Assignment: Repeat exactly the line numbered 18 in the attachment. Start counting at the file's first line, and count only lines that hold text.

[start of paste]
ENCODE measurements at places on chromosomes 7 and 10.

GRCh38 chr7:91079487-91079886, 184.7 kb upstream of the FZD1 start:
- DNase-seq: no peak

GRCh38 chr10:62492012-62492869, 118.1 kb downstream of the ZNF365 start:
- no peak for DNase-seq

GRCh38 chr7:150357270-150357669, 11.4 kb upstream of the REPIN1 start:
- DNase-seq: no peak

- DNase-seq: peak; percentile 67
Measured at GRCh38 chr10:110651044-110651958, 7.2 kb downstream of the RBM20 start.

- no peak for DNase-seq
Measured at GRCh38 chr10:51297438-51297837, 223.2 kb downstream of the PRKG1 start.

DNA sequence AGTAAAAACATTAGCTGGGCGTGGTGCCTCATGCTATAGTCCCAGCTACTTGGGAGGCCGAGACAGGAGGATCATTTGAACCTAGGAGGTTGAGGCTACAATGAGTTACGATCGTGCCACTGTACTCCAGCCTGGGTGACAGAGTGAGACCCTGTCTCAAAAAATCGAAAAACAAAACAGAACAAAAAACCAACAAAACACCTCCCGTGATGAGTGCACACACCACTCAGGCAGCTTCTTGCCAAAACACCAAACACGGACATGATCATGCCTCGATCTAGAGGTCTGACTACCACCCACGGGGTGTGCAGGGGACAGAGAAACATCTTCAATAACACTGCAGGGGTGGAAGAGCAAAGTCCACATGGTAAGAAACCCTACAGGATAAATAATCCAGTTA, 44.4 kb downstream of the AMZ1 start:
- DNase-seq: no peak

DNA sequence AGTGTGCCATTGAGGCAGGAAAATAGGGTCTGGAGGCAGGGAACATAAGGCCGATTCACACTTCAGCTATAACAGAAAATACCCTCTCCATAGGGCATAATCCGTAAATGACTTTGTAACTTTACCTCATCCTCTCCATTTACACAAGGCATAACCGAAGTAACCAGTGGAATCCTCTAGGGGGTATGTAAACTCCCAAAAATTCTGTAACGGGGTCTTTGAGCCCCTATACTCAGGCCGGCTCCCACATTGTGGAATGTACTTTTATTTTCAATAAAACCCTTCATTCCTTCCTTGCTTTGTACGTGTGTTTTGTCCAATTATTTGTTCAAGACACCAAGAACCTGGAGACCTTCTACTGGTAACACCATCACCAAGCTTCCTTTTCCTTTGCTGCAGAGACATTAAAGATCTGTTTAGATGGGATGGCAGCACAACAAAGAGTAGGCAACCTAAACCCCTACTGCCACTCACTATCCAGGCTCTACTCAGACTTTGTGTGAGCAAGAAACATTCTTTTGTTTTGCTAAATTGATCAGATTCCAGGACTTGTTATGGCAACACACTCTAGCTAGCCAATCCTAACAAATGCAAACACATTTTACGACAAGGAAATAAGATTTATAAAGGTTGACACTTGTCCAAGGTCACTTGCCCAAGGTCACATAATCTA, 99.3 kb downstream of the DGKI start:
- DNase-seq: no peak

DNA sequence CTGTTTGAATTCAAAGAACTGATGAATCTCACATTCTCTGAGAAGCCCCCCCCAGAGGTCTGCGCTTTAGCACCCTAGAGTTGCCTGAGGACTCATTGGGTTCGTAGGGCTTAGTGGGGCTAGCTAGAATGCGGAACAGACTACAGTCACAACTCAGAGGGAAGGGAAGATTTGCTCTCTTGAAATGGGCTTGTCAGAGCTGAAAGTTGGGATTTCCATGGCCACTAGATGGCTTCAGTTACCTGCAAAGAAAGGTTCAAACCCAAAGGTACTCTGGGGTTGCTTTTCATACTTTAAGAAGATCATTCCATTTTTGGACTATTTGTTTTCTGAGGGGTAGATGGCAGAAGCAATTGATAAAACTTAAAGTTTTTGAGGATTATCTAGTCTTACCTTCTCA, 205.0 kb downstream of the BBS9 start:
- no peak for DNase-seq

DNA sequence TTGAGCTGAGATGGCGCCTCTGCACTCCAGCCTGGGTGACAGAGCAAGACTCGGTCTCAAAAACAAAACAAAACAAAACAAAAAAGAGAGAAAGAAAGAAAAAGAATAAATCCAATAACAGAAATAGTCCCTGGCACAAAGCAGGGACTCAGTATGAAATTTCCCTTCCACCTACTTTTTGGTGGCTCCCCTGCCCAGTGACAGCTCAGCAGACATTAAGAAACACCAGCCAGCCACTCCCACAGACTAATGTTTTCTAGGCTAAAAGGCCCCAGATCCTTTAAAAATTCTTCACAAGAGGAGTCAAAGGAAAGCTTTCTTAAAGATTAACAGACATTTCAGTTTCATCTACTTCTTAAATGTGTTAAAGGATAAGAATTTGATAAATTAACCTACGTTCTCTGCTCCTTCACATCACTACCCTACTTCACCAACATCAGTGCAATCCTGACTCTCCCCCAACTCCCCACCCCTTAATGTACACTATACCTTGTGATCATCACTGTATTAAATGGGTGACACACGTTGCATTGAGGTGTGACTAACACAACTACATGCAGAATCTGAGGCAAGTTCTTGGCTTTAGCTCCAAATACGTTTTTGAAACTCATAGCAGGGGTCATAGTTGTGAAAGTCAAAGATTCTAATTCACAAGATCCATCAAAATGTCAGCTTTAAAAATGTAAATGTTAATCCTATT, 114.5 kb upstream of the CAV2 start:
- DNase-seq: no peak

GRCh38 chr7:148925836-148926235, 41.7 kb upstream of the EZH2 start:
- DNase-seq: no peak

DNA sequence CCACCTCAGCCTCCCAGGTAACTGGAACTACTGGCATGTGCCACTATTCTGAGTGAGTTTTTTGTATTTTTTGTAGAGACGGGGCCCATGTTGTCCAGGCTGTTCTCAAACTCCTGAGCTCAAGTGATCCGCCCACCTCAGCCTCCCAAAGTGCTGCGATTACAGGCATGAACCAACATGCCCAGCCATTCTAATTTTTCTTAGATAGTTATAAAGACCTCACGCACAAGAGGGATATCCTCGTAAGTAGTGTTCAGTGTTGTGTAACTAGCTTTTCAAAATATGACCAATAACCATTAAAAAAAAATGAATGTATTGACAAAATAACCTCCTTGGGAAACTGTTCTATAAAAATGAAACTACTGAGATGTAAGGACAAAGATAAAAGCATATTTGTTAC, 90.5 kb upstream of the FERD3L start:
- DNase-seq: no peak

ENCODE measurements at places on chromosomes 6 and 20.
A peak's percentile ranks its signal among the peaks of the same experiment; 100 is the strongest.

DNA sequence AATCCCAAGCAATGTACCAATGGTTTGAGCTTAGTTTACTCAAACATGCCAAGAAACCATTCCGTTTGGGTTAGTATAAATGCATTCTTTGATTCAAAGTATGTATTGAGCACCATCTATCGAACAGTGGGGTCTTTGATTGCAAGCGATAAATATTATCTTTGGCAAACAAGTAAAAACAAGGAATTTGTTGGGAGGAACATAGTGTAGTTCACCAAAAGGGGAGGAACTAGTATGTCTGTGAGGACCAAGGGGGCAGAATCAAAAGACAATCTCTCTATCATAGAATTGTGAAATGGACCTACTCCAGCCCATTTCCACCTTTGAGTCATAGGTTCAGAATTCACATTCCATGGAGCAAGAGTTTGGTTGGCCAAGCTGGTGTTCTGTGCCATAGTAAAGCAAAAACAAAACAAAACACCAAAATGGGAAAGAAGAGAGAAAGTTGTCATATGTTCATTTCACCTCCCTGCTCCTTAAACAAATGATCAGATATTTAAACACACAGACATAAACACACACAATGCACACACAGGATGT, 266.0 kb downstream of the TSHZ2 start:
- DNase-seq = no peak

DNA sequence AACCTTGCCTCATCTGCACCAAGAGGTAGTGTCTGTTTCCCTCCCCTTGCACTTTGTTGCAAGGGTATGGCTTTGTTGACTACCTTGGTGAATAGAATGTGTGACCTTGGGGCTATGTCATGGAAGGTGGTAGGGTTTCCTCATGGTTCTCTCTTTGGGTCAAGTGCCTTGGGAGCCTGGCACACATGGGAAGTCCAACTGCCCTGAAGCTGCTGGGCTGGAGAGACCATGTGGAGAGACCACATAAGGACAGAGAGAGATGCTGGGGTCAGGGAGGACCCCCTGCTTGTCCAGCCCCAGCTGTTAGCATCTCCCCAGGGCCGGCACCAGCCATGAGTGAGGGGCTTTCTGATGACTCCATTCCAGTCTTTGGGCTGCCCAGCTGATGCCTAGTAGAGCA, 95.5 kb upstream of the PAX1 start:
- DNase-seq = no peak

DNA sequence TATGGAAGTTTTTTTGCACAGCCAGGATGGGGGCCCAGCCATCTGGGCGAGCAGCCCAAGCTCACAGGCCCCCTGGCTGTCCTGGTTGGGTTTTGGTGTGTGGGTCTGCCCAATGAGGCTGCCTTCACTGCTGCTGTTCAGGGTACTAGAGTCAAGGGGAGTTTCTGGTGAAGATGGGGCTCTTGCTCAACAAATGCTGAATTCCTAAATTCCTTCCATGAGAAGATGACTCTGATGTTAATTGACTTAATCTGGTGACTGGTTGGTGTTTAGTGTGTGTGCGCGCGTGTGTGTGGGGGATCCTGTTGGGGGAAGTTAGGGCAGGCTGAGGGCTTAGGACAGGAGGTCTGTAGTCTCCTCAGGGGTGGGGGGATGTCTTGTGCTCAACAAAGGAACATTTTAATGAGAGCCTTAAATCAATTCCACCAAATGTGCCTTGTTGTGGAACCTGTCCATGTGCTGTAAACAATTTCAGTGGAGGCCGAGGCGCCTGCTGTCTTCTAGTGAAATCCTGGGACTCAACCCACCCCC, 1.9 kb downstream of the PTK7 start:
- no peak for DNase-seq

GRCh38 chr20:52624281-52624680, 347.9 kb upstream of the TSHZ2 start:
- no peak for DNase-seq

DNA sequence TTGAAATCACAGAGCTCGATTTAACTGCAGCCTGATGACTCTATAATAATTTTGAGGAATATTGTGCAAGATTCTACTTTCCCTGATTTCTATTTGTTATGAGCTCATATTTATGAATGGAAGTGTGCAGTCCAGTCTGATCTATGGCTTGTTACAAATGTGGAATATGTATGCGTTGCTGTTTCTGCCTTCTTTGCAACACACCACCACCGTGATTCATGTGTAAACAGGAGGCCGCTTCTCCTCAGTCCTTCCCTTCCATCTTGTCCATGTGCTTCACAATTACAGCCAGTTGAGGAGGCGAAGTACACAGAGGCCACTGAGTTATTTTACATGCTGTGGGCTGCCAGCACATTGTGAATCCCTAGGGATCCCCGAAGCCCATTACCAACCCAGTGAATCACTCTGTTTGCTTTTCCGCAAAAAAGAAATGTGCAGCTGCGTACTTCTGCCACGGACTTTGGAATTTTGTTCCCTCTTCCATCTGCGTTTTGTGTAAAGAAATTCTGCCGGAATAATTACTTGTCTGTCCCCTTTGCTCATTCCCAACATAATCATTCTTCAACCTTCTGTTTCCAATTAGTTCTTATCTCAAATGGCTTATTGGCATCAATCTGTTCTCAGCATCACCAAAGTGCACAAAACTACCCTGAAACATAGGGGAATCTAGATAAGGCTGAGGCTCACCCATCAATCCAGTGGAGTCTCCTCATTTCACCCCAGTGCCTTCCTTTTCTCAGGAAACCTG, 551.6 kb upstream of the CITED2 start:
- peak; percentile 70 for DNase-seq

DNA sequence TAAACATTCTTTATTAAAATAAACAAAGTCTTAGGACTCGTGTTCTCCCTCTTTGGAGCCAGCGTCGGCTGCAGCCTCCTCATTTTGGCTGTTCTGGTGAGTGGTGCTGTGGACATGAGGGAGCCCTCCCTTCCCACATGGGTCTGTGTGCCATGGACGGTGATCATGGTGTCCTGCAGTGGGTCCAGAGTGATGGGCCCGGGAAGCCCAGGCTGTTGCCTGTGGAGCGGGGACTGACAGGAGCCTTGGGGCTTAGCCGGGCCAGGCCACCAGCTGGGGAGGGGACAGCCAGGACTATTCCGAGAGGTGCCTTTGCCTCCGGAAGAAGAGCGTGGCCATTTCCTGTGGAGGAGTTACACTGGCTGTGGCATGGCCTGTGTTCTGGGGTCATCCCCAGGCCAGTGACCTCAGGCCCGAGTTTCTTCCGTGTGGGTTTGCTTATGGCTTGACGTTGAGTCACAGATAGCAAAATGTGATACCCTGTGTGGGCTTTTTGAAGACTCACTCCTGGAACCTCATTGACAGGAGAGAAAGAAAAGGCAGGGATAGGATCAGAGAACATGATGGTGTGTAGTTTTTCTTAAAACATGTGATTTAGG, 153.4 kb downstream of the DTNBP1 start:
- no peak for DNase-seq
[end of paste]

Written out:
DNA sequence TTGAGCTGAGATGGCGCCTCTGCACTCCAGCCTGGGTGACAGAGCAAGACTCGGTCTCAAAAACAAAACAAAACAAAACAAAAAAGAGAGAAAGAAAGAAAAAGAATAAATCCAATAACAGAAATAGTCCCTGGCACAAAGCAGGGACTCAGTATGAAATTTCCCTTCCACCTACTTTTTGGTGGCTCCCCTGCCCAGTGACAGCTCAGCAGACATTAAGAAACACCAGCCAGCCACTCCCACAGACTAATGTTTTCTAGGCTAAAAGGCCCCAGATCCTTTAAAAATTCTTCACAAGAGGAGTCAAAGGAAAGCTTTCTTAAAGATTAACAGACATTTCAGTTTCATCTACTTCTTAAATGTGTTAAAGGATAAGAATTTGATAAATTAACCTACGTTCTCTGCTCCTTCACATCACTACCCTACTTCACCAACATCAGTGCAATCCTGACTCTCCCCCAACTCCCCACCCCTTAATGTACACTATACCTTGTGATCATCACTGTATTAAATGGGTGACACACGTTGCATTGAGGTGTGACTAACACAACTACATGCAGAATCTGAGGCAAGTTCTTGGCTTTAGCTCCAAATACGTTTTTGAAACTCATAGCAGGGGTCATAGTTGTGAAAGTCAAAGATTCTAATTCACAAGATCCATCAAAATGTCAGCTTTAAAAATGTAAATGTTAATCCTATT, 114.5 kb upstream of the CAV2 start: